Gulf states on Tuesday expressed support for a Kuwaiti port project disputed by Iraq and urged Baghdad to step up its efforts to normalize ties with its neighbor, 10 years after the Gulf War.
Rulers of the Gulf Cooperation Council “support Kuwait concerning the Mubarak al-Kabir port since it will be built on Kuwaiti land and within its territorial waters,” they said in a statement.
Baghdad claims the seaport, once completed, would strangle its shipping lanes in the narrow Khor Abdullah waterway that serves as its entrance to the Gulf, through which the vast majority of its oil exports flow.
Kuwait insisting the port will not affect Iraq.
Khor Abdullah is a narrow waterway that separates Iraqi and Kuwaiti shores off Bubiyan Island where the megaport is being built, and leads to Iraq's Umm Qasr port and other smaller ports.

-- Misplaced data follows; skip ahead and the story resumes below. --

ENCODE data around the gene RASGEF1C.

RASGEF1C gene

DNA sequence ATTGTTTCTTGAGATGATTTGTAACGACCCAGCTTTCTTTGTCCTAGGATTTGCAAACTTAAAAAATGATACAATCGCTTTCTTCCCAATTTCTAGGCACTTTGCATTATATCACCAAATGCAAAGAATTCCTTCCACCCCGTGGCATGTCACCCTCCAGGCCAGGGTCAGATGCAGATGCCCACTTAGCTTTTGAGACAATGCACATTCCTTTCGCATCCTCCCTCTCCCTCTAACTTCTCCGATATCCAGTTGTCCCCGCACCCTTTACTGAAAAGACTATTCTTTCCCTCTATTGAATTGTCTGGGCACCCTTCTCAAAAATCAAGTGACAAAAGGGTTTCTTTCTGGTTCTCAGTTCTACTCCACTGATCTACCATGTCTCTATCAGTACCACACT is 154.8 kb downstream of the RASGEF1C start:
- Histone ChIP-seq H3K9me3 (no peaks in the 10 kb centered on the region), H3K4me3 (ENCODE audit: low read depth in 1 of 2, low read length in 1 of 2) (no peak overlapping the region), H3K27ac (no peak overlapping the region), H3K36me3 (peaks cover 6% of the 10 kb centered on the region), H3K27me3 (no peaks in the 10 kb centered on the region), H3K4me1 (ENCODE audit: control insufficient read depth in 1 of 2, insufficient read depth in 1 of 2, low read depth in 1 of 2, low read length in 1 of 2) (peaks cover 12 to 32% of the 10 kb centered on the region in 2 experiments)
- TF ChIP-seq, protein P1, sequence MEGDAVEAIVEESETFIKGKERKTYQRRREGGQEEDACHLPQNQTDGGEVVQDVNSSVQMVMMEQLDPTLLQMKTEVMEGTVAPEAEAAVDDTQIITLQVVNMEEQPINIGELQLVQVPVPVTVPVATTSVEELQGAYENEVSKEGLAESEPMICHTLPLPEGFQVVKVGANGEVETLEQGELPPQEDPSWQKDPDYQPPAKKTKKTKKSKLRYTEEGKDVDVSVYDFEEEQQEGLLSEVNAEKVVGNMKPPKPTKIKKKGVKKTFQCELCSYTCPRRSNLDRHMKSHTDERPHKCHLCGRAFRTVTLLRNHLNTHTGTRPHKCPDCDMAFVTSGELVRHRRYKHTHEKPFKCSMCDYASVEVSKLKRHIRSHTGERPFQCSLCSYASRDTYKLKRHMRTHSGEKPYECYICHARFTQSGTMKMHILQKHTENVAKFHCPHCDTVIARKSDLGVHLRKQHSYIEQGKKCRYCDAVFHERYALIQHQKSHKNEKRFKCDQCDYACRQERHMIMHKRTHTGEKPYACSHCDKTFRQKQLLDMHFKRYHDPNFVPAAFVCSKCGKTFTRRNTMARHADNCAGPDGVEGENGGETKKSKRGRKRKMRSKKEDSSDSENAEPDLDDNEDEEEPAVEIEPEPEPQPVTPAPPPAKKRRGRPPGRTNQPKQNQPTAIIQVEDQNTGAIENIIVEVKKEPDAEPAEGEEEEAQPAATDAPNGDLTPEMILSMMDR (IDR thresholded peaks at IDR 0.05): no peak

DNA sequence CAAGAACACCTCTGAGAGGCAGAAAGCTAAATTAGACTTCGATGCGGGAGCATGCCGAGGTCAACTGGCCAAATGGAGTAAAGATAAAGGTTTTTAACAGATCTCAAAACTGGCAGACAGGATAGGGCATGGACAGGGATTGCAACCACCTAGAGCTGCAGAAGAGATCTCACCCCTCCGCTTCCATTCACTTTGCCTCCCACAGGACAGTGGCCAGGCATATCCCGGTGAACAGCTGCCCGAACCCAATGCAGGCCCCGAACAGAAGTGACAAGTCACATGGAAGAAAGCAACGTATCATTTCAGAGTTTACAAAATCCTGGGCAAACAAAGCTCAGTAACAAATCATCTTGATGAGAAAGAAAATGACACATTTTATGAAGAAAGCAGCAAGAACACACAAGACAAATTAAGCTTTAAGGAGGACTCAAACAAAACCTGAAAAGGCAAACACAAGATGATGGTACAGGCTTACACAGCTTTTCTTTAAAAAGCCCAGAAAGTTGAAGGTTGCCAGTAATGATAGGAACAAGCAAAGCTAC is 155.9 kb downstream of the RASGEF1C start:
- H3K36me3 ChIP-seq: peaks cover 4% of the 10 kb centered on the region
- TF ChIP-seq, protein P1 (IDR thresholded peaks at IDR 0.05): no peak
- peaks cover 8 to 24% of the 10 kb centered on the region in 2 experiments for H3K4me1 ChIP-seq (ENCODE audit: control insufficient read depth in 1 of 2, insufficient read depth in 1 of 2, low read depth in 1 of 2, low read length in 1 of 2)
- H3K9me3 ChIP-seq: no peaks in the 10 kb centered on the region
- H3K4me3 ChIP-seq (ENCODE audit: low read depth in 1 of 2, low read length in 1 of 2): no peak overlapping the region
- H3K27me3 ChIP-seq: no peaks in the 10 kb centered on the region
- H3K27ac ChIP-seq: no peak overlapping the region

Ending an annual summit in Riyadh, GCC rulers also urged Iraq to “implement its international commitments towards Kuwait” in a bid to “enhance trust between the two countries and strengthen their relations.”
Last week the U.N. Security Council called on Iraq to step up efforts to normalize ties with neighboring Kuwait, still recovering from the Saddam Hussein-era invasion.
U.N. envoys are looking for greater progress in helping pin down the fate of Kuwaitis and other foreigners missing since the 1990 war. Property and most of the Kuwaiti national archives also remain missing.
The two neighbors have not settled their border and Iraq still has to pay almost $20 billion in war damages.
The Gulf is the main export outlet for Iraqi oil, which accounts for the lion's share of the country's revenues, and Baghdad has started major work to modernize its outdated ports and plans to build a new port of its own.
The GCC also called on all parties in Iraq “to build a safe, united, stable, and prosperous Iraq” following the withdrawal of U.S. troops from the country.